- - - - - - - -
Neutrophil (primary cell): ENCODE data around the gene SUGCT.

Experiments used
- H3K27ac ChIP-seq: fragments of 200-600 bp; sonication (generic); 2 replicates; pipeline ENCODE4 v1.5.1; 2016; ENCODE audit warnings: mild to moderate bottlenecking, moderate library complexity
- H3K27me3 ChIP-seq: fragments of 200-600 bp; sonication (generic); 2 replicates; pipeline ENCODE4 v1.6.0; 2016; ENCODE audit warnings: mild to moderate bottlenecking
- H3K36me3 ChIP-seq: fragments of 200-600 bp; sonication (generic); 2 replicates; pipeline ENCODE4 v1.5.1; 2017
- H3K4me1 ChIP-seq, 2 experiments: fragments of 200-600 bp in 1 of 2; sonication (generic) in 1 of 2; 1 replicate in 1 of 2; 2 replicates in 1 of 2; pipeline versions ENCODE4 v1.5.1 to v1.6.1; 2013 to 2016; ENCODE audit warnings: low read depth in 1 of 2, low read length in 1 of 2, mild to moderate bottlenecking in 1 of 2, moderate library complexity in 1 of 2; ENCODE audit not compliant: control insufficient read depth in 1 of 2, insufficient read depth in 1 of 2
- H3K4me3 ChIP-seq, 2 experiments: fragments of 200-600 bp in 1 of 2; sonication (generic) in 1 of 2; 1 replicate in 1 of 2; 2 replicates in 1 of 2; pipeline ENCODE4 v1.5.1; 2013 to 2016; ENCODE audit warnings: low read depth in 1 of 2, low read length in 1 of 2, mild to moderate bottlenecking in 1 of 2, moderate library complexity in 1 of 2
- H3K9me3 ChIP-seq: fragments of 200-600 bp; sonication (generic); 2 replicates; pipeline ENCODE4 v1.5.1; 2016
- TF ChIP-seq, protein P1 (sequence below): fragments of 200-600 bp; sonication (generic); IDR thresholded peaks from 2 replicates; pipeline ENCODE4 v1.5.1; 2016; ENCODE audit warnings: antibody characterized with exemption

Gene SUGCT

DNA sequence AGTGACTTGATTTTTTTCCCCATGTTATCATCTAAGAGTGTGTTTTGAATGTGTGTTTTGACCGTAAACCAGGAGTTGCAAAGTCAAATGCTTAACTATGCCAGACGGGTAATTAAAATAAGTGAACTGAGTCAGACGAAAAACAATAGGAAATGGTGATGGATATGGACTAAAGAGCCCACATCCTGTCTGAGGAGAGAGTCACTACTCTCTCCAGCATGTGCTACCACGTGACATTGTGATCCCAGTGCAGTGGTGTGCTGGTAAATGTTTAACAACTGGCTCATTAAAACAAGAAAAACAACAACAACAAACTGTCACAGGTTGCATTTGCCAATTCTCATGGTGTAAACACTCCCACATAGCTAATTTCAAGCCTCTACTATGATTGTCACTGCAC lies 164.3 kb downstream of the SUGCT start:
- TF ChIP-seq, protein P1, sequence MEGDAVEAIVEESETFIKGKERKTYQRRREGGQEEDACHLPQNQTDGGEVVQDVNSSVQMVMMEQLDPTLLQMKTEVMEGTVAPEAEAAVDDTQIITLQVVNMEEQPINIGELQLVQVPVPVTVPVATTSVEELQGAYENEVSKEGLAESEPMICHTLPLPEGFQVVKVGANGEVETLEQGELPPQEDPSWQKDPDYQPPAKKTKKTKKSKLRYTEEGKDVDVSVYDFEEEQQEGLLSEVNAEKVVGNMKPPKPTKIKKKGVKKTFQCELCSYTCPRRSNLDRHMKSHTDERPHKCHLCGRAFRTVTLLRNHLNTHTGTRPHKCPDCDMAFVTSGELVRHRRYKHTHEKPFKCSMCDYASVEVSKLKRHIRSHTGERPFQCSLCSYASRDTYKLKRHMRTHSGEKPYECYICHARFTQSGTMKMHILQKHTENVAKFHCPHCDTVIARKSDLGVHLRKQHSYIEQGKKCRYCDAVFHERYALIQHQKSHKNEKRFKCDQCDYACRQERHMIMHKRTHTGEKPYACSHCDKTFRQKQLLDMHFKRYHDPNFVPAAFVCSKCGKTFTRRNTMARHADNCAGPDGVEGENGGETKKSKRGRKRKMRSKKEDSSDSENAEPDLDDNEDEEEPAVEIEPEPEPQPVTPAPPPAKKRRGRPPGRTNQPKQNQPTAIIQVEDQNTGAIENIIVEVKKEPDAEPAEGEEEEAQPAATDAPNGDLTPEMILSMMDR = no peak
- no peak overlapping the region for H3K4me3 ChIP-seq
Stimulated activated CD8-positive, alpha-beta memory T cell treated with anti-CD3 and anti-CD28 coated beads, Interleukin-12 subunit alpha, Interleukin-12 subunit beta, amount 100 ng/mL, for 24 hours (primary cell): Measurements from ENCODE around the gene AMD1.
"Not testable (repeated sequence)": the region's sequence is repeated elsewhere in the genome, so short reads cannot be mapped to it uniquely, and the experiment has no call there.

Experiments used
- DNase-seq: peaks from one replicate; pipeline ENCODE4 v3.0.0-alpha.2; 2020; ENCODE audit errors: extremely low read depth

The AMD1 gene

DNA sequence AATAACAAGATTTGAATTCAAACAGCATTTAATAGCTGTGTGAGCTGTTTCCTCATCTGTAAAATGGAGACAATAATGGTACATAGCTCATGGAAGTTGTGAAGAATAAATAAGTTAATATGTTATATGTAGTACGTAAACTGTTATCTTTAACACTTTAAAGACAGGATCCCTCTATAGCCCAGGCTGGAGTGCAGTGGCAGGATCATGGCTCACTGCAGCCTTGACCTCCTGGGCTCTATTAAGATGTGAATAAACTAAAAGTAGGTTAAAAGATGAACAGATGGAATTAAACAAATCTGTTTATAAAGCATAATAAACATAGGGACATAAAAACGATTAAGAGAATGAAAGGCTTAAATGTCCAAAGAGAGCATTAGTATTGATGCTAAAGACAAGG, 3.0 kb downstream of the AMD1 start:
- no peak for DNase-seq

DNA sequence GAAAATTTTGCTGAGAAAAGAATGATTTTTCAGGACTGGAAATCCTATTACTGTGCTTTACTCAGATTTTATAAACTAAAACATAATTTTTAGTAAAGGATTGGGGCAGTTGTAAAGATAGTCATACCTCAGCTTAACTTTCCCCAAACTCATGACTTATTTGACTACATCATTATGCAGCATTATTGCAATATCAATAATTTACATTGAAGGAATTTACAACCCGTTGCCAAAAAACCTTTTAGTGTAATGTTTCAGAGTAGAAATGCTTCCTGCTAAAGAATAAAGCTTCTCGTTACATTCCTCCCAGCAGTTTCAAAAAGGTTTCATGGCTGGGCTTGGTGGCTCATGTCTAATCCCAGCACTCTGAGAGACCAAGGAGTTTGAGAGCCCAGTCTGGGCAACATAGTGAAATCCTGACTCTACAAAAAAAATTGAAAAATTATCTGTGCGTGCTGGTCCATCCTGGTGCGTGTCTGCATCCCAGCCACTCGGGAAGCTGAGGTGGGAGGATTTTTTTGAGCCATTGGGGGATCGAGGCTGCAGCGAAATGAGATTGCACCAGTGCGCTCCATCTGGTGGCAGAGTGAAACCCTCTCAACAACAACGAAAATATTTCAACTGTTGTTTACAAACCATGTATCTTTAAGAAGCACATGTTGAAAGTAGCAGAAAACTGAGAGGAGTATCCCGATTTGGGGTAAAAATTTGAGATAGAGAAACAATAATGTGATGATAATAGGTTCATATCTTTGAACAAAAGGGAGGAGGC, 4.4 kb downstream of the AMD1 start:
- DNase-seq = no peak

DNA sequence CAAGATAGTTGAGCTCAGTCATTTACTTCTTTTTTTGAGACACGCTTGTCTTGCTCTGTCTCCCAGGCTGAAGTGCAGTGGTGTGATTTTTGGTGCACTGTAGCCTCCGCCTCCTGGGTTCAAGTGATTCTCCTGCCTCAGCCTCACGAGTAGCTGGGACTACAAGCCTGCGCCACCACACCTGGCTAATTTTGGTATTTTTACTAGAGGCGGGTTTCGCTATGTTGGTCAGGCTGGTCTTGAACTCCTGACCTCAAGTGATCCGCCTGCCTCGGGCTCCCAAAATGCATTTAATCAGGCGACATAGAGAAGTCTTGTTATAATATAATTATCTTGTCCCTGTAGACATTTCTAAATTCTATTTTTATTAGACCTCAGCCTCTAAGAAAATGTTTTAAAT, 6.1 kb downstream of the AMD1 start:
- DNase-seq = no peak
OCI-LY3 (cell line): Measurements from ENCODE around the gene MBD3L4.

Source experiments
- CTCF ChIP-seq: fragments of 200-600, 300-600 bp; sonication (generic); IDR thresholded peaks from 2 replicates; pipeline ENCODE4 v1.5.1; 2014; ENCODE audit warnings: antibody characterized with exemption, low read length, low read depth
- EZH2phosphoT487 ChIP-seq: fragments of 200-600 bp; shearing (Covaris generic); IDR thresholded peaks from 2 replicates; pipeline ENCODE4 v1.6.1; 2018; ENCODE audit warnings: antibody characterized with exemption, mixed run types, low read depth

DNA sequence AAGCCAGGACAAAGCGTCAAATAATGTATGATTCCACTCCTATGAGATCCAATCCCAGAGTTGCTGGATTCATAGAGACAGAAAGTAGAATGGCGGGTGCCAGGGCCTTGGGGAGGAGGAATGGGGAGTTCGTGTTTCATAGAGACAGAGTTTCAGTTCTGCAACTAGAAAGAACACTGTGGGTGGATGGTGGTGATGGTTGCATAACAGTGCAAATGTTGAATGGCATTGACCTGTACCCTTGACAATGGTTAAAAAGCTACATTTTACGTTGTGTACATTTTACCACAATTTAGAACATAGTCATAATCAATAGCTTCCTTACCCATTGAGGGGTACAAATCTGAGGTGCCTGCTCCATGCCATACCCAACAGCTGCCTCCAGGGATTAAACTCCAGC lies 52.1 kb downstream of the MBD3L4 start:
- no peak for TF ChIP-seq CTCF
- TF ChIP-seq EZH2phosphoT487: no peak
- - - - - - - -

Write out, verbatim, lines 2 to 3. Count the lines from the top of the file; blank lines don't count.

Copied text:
Experiments used
- H3K27ac ChIP-seq: fragments of 200-600 bp; sonication (generic); 2 replicates; pipeline ENCODE4 v1.5.1; 2016; ENCODE audit warnings: mild to moderate bottlenecking, moderate library complexity